If the Subscription Economy Were a Thing in the ’90s…

The internet was invented in the 1960s. Obviously, it didn’t look like anything we know and use and it sure didn’t serve the same broad range of purposes it does today. 

However, it seems that this is one of those inventions that took a bit of time to actually catch on for the mainstream population. By the end of the 1990s, almost every American had a computer in their house, and the vast majority of them were connected to the internet. 

As tight and beautiful as the connection between the internet and the Sharing Economy might be, though, the two weren’t always an item. 

In fact, for the fun of it, we took some time to imagine how things would have looked back in the 1990s if the Subscription Economy were a thing. 

Let’s take a look. 

Napster Music Streaming

Napster was this amazing software that allowed millions of teens to gain free access to their favorite music. It all worked nice and fine until it also started to be a breeding ground for all sorts of malware – which also coincided with Napster’s founders Parker and Shawn Fanning being sued by almost the entire record industry and some individual bands.

If Napster would’ve figured out the subscription model back then, we would think twice now before skipping a beat to Spotify. 

Blockbuster Movie Streaming  

Not many are aware, but Blockbuster and Netflix were competitors for a long time. The former was a lot more popular in general, but the latter managed to survive the turn of the tide by adapting its services to both the internet and people’s appetite for subscriptions.

Blockbuster, however, closed its doors in 2010, as Netflix was blowing up in popularity. 

Beanie Babies Subscription Boxes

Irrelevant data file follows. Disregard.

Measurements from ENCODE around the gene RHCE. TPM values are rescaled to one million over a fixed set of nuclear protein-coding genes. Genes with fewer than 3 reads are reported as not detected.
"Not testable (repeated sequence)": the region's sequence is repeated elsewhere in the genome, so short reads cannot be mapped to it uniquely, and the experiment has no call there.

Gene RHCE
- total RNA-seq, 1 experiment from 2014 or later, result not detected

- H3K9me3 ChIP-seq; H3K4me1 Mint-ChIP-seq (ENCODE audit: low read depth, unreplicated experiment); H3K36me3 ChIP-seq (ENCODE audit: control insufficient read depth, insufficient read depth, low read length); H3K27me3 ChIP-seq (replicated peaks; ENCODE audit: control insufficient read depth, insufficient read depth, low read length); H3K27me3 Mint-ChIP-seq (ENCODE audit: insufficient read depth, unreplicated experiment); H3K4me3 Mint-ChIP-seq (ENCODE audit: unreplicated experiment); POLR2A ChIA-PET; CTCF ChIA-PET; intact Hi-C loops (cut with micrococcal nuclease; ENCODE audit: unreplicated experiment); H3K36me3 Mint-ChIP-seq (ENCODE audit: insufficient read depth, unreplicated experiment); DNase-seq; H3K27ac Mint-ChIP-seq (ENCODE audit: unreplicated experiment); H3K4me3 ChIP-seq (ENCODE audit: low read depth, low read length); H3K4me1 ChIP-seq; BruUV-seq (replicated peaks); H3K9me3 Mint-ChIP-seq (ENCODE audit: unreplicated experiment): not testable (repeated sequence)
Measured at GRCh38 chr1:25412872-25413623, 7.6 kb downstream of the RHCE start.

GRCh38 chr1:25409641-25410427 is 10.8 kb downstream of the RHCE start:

Admit it. If subscription boxes had been a thing in the 1990s, you would have totally spent your allowance on a Beanie Babies box. Needless to say, Beanie Babies are a line of stuffed toys that were super popular as I was growing up.

What’s not to love about this? We’re sure there are people who would still do it now! *cough, cough* 

Monica’s Apartment on Airbnb 

If Airbnb existed in the 90s, we’d all want to share and rent Monica’s apartment in Friends. And for most of us, it would be the kind of dream-come-true goal we’d want as a present for our Sweet Sixteen or college graduation. 

Furbies for Rent 

Albeit a bit creepy, Furbies were a total craze in the 90s. Like most crazes, though, most Furbies ended at the bottom of a toy box. 

Wouldn’t it have been cool to just rent a Furby when a new model comes out, or when you just felt like playing with an old one? 

Pets for rent are a thing now, so why wouldn’t Furbies be? 

At-Home Oxygen Bars 

This might be a bit of an obscure trend, but for those of you who don’t remember, here it is. Oxygen Bars were a massive trend in the US and Canada in the 90s, as they invited people to literally sniff flavored oxygen from special tank tubes with the purpose of health improvement and relaxation.

If this were a thing today, we’d probably all order an “oxygen bar device” for house parties and return it as soon as the last guest is out the door. 

Livestrong Bracelets for Crowdfunding 

If crowdfunding online were a thing in the 1990s, we would have received Livestrong bracelets for backing up projects we like. 

We’re seriously wondering: why is this not a thing now? 

All Jokes and Imaginative Games Aside

The Subscription Economy emerged just in time. All indicators we’re at a tipping point, and with the COVID-19 crisis accentuating the necessity of a more connected and sharing-oriented world, there is a very high chance that we will see an even bigger boom of subscription businesses in the next few years. 

How about you? What would YOU bring back from the 90s and adapt to the Subscription Economy? 

*Cover Design made by Luli Kibudi.